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Pawtucket RBI club sets sights on Junior World Series

July 23, 2013

David Mejia

PAWTUCKET -- Almost simultaneously, co-managers Matt Bergeron and Luke McLaughlin leaned back in their office chairs rather amused when asked the question, “How the heck did you do it?!”

“We’re still trying to figure that out!” Bergeron exclaimed of the miraculous, comeback 13-12 victory recorded by the Boys & Girls Club of Pawtucket RBI Junior Division All-Stars over the Jersey City, N.J./Jackie Robinson Mets in Queens, N.Y. back on Saturday, July 13.

In the bottom of the seventh (and final) inning of the title clash of the RBI Northeast Regional Tournament, the group of 13-15 year olds trailed its aforementioned foe, 12-6, before it manufactured a flurry for the ages.

The tandem both laughed and grimaced while describing the frame.

“Dylan Boisclair reached on an error to start it, and Ricky Bourdeau got a hit before Rich Souza singled again to load the bases,” Bergeron explained. “Brett Gaudreau walked to score Boisclair, and – after a strikeout – Steve Otis had an RBI single to make it 12-8.
“David Mejia then ripped a two-run single to right, and – with Mejia at first and Otis on second – Nate Gagnon had a 2-1 count,” he added. “What happened next blew our minds; he hit a three-run, walk-off homer over the wall in right-center, and we couldn’t believe it! The kids went ballistic.”

With the astonishing triumph, the “PawSox” – aptly named in honor of their sponsors – clinched a bid to the RBI Junior Division World Series, one slated to begin in Minneapolis on Aug. 4.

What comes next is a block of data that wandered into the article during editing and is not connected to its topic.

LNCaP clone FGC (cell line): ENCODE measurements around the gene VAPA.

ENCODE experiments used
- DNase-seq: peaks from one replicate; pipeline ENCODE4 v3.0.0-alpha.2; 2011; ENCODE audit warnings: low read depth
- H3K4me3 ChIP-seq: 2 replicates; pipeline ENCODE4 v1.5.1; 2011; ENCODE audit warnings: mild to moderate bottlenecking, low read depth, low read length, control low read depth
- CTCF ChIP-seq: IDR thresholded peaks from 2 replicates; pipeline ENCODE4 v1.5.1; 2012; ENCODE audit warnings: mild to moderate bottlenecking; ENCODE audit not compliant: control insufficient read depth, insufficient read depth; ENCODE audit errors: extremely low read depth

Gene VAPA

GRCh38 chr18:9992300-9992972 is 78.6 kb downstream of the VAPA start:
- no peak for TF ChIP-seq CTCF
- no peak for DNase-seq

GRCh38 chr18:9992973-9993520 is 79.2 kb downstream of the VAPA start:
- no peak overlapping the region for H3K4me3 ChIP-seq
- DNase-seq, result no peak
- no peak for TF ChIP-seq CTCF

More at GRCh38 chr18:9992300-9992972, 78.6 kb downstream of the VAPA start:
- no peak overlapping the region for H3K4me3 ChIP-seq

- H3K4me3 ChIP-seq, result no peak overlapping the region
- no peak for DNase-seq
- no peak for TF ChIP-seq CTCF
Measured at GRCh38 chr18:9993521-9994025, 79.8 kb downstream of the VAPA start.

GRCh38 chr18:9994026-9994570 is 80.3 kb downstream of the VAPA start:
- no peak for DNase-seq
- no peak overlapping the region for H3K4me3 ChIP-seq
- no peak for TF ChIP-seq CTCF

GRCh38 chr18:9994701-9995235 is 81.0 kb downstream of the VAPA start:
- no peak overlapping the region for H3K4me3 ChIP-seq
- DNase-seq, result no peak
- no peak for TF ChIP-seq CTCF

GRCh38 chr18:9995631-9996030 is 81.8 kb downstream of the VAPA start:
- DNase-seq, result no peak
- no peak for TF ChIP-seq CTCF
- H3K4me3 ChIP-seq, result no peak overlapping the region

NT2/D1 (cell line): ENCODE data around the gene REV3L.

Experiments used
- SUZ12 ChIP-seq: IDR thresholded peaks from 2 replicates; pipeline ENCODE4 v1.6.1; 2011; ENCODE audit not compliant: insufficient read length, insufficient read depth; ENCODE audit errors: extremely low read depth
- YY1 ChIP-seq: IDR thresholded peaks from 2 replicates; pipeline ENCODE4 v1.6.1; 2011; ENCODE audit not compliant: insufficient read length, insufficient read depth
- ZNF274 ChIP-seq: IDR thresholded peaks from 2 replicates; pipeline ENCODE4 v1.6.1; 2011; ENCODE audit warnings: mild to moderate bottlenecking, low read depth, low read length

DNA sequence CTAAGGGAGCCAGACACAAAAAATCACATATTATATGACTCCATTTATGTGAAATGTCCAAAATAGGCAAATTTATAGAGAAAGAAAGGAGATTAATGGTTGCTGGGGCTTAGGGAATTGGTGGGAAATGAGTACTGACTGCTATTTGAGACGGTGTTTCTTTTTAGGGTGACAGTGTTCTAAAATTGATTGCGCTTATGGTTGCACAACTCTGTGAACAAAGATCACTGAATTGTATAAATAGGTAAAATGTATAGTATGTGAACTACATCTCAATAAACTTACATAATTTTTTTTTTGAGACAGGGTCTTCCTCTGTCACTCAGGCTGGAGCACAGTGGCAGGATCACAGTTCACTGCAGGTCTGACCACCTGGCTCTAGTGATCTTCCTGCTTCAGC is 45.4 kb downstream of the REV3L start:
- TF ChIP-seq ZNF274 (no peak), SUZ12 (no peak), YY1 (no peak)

“I was miked up the whole game, so I’m sure nobody could understand what was coming out of my mouth,” Bergeron chuckled recently. “We were supposed to play the final at Citi Field (home of the New York Mets, not to mention the Major League Baseball All-Star Game), but it had rained, so they switched it.

“Before the inning, we corralled the guys and said, ‘This is a true test of your being a man; that is, when you’re knocked down, how do you respond to it? If you stay together and fight to the end, good things will happen.’”

It may sound almost biblical, but they did.

“It was a spur of the moment kind of thing, but they responded – just like we hoped they would,” McLaughlin offered. “Everyone was in a state of shock. The kids were the most excited. We (as coaches) weren’t even sure if we had won the game because the Mets just stood at their positions, frozen. I think they were in shock, too.

“A lot of the people down the first-base line kept telling me that, despite the score (trailing 12-6), ‘Coach, you got this!’ and I was thinking, ‘Are you guys nuts?’” he continued. “We were down six in the bottom of the seventh, and we had one hit the previous three. I was like, ‘Are you people crazy?’

“After the game, a lot of the fans were saying, ‘We told you so.’ I just said, ‘I’m glad you guys were thinking it, because I thought, ‘There’s no way in hell.’”

What made the final so astonishing was this: The All-Stars had sailed to four straight blowout wins by a combined score of 57-1. They at first crushed Boston, 11-1, then ripped Providence (21-0) on July 11. The following day, they mustered cakewalks over Harlem (10-0) and Greater New York Sandlot (15-0) to set up their date with destiny.